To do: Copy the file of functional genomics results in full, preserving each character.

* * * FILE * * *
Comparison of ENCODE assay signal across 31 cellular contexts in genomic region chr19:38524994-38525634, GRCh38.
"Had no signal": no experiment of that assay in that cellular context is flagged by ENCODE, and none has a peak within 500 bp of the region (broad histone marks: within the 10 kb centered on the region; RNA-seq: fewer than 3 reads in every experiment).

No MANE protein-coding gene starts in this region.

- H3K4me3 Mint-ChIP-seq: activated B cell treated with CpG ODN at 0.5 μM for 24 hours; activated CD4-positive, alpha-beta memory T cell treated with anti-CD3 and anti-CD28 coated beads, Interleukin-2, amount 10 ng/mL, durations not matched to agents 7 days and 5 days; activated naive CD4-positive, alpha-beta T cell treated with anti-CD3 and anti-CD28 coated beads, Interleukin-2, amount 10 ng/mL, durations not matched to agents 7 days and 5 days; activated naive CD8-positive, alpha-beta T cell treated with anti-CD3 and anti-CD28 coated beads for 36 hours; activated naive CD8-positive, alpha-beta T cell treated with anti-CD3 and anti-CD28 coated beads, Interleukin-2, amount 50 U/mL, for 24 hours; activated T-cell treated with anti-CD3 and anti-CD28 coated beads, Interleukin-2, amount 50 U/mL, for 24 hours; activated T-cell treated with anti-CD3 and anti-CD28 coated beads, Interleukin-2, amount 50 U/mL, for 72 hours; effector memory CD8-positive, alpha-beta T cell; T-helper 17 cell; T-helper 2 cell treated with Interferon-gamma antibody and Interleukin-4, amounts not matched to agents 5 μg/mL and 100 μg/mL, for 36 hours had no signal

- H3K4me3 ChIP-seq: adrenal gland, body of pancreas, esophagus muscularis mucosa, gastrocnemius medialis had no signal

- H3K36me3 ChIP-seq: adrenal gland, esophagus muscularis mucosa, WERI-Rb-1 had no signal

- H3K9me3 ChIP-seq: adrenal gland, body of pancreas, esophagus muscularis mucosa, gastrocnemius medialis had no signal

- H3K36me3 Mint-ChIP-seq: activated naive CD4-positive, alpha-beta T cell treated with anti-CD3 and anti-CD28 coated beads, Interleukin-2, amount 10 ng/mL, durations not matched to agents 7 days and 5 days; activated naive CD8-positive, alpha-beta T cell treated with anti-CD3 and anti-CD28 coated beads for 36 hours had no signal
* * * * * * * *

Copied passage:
Comparison of ENCODE assay signal across 31 cellular contexts in genomic region chr19:38524994-38525634, GRCh38.
"Had no signal": no experiment of that assay in that cellular context is flagged by ENCODE, and none has a peak within 500 bp of the region (broad histone marks: within the 10 kb centered on the region; RNA-seq: fewer than 3 reads in every experiment).

No MANE protein-coding gene starts in this region.

- H3K4me3 Mint-ChIP-seq: activated B cell treated with CpG ODN at 0.5 μM for 24 hours; activated CD4-positive, alpha-beta memory T cell treated with anti-CD3 and anti-CD28 coated beads, Interleukin-2, amount 10 ng/mL, durations not matched to agents 7 days and 5 days; activated naive CD4-positive, alpha-beta T cell treated with anti-CD3 and anti-CD28 coated beads, Interleukin-2, amount 10 ng/mL, durations not matched to agents 7 days and 5 days; activated naive CD8-positive, alpha-beta T cell treated with anti-CD3 and anti-CD28 coated beads for 36 hours; activated naive CD8-positive, alpha-beta T cell treated with anti-CD3 and anti-CD28 coated beads, Interleukin-2, amount 50 U/mL, for 24 hours; activated T-cell treated with anti-CD3 and anti-CD28 coated beads, Interleukin-2, amount 50 U/mL, for 24 hours; activated T-cell treated with anti-CD3 and anti-CD28 coated beads, Interleukin-2, amount 50 U/mL, for 72 hours; effector memory CD8-positive, alpha-beta T cell; T-helper 17 cell; T-helper 2 cell treated with Interferon-gamma antibody and Interleukin-4, amounts not matched to agents 5 μg/mL and 100 μg/mL, for 36 hours had no signal

- H3K4me3 ChIP-seq: adrenal gland, body of pancreas, esophagus muscularis mucosa, gastrocnemius medialis had no signal

- H3K36me3 ChIP-seq: adrenal gland, esophagus muscularis mucosa, WERI-Rb-1 had no signal

- H3K9me3 ChIP-seq: adrenal gland, body of pancreas, esophagus muscularis mucosa, gastrocnemius medialis had no signal

- H3K36me3 Mint-ChIP-seq: activated naive CD4-positive, alpha-beta T cell treated with anti-CD3 and anti-CD28 coated beads, Interleukin-2, amount 10 ng/mL, durations not matched to agents 7 days and 5 days; activated naive CD8-positive, alpha-beta T cell treated with anti-CD3 and anti-CD28 coated beads for 36 hours had no signal